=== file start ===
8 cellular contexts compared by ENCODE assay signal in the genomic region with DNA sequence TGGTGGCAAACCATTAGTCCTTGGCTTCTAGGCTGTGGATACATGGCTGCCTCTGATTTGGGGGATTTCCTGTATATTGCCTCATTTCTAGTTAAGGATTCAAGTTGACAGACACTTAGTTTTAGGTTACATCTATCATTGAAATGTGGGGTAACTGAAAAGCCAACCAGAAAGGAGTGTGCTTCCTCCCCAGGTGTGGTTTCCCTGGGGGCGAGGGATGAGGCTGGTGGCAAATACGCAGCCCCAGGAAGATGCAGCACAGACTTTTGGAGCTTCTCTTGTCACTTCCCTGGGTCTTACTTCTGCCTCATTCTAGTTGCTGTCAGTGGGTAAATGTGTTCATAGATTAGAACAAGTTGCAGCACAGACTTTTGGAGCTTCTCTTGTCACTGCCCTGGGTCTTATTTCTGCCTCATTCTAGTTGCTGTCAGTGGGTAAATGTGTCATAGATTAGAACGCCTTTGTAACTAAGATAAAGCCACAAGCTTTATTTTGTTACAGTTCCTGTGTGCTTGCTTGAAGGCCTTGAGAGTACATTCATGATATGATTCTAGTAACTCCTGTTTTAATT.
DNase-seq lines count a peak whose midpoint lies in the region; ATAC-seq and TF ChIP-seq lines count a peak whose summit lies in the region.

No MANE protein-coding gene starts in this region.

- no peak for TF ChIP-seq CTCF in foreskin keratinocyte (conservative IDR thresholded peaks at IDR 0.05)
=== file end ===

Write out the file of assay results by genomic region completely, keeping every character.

8 cellular contexts compared by ENCODE assay signal in the genomic region with DNA sequence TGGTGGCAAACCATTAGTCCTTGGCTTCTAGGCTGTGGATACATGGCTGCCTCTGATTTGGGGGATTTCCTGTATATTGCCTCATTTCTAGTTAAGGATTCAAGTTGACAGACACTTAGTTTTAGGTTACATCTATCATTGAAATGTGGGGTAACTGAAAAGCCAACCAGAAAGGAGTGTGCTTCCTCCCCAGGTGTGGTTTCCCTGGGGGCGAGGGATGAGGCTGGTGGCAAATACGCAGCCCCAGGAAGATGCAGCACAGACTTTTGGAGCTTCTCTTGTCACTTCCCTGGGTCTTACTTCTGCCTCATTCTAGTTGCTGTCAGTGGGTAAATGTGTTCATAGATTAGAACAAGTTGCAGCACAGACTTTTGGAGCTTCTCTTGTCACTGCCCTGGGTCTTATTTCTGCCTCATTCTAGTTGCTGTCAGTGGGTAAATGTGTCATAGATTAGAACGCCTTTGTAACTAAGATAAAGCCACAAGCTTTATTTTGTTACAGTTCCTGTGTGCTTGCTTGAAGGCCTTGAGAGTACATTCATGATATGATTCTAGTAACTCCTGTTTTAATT.
DNase-seq lines count a peak whose midpoint lies in the region; ATAC-seq and TF ChIP-seq lines count a peak whose summit lies in the region.

No MANE protein-coding gene starts in this region.

- no peak for TF ChIP-seq CTCF in foreskin keratinocyte (conservative IDR thresholded peaks at IDR 0.05)